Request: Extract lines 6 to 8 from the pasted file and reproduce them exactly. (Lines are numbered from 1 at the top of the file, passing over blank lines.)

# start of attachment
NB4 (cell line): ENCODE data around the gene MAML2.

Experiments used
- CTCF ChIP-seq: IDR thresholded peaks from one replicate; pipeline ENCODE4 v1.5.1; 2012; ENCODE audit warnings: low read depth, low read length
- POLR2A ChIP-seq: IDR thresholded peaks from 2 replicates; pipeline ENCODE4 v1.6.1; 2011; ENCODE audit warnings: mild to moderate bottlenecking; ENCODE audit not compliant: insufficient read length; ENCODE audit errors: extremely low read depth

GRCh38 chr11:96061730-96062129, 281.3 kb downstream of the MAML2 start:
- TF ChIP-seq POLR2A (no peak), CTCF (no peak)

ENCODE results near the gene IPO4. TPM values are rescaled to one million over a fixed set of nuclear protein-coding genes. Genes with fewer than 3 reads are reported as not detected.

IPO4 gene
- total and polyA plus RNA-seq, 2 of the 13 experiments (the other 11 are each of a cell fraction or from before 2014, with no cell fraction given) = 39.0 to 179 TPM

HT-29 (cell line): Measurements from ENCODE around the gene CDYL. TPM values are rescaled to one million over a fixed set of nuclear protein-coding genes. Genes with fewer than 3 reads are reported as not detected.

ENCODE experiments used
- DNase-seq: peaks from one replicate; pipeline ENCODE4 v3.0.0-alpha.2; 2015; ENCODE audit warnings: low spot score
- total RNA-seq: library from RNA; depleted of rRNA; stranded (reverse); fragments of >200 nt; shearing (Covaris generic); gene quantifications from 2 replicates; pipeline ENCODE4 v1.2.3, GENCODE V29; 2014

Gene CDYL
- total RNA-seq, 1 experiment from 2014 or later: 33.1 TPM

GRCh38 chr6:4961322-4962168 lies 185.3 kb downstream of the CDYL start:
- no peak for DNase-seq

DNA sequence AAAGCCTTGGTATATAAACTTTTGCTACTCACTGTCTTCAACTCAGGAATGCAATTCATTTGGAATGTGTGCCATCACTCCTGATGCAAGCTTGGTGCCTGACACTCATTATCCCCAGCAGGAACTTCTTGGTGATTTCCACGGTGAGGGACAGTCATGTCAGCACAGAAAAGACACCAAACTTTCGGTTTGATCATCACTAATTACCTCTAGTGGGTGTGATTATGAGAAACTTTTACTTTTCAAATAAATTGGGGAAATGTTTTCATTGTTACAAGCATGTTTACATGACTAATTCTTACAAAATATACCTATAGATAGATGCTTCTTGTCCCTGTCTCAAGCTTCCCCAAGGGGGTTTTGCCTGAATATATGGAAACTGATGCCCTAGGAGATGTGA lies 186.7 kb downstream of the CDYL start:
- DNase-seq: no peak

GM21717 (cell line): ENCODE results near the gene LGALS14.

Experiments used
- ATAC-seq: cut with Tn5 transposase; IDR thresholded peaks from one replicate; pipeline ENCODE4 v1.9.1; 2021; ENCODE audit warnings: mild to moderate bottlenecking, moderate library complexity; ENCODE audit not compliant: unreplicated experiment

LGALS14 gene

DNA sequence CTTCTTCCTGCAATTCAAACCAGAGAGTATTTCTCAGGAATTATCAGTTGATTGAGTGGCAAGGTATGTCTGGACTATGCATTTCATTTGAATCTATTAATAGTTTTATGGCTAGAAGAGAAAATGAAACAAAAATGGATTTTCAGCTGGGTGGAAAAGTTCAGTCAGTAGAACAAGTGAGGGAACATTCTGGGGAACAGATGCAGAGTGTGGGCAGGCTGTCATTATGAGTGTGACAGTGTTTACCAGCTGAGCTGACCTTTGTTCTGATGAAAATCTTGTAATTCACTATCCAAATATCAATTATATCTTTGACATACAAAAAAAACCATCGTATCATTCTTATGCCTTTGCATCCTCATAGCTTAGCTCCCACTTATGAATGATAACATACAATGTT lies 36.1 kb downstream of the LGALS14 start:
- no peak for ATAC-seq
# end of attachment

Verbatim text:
- TF ChIP-seq POLR2A (no peak), CTCF (no peak)

ENCODE results near the gene IPO4. TPM values are rescaled to one million over a fixed set of nuclear protein-coding genes. Genes with fewer than 3 reads are reported as not detected.

IPO4 gene